In today’s Sydney Flyer article, author Anthony Coleiro shares his most recent instalment of his X-Files series. This is Anthony’s 142nd article under the ‘X-Files’ banner for the club magazine, and the first for 2022.
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FILE X142: GENERAL DYNAMICS / CONVAIR SUB-PLANE
One of the TV shows I enjoyed as a youngster was the Jules Verne inspired Voyage to the Bottom of the Sea. I looked forward to their underwater adventures and watching the flying sub in action entertained the imagination. Well, believe it or not, the idea of a flying submarine was taken seriously.
In the early months of 1965, the US Navy in conjunction with Convair’s Electric Boat Division of General Dynamics Corporation undertook an interesting study into a submersible seaplane. To give the designers maximum flexibility, no time limit was placed on the contract. It was envisaged that the aircraft would fly at low level above the water to evade radar detection, land at the target area, submerge and pursue its objective under water, although its tactical role was obscure. It was thought that this sort of craft could penetrate closed waters like the Baltic or Black Sea and then conduct underwater operations against the Russian fleet, the nemesis of the USA at that time.
The aircraft was to have a seaplane hull, a conventional wing and tail, with two jet engines mounted above the wings and a third on top of the mid-section of the hull. Underwater propulsion power would be provided by batteries driving an electric motor giving an underwater speed in the vicinity of 6.5 to 10 knots.
On landing, the engine intakes would be sealed before the internal space of the aircraft apart from the pressure cockpit would be flooded to allow the aircraft to dive. Precisely what jet engines were considered to power the aircraft, I have not been able to discover.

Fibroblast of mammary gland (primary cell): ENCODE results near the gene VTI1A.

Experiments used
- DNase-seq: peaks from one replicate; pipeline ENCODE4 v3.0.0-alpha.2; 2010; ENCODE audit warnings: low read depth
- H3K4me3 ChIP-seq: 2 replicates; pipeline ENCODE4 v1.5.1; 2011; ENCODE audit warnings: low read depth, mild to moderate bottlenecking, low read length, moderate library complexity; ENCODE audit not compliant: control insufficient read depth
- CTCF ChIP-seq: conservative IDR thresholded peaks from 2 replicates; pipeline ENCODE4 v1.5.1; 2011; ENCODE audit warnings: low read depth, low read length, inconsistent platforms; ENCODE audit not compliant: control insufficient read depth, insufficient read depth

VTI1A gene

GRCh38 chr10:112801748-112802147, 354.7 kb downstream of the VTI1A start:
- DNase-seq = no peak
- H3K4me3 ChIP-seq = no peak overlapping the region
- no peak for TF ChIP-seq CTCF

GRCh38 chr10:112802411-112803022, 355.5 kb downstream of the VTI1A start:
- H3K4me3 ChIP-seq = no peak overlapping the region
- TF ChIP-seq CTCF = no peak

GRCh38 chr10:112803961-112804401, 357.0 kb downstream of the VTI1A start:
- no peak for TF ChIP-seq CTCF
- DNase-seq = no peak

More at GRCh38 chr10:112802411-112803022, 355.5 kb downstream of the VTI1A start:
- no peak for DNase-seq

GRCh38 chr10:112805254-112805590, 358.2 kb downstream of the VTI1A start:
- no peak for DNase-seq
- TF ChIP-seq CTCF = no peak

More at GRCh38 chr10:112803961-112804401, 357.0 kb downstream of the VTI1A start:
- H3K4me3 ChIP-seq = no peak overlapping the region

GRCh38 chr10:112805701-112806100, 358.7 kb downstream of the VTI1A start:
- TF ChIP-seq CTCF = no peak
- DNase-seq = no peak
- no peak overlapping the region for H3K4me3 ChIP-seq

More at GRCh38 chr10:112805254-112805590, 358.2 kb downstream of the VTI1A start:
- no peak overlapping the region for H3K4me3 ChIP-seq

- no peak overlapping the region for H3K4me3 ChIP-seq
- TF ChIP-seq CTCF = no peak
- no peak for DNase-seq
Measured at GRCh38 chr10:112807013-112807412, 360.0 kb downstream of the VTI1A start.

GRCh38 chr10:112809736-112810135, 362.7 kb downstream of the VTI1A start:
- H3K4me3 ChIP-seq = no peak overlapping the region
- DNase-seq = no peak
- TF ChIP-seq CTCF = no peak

The aircraft would have a flight radius of 300 to 500 nm at 150-225 knots and an underwater range of 50 nm at 75 feet. The planned payload would be from 227 – 680 kg.
GENERAL DYNAMICS / CONVAIR SUB-PLANE
As one can imagine, combining aircraft and submarine technology would not be a simple process especially if you expect a craft that gives reasonable performance in both modes. They operate in a completely different medium that requires different engineering solutions. Take for example the concept of the flying car, how long has that idea been kicked around and still we have not seen a practical example in common use. The problems to overcome in both cases are complex and a lot of resources would need to be thrown at them. In the case of the flying sub, one can imagine how valuable such a craft would be in any military’s inventory.
What became of this project is somewhat obscure. Like UFOs spotted in the sky which most of these can be attributed to either natural phenomena or secret military aircraft it is the same in the sea. USOs or Unidentified Submersible Objects have been spotted from time to time and it has been speculated that indeed some of these sightings may be this craft. Officially the US Navy does not have a flying submarine in its inventory, unofficially may be another matter. It has been over 50 years since the concept was mooted and with no time limit imposed on the project, who knows if they really pulled off such an engineering feat.
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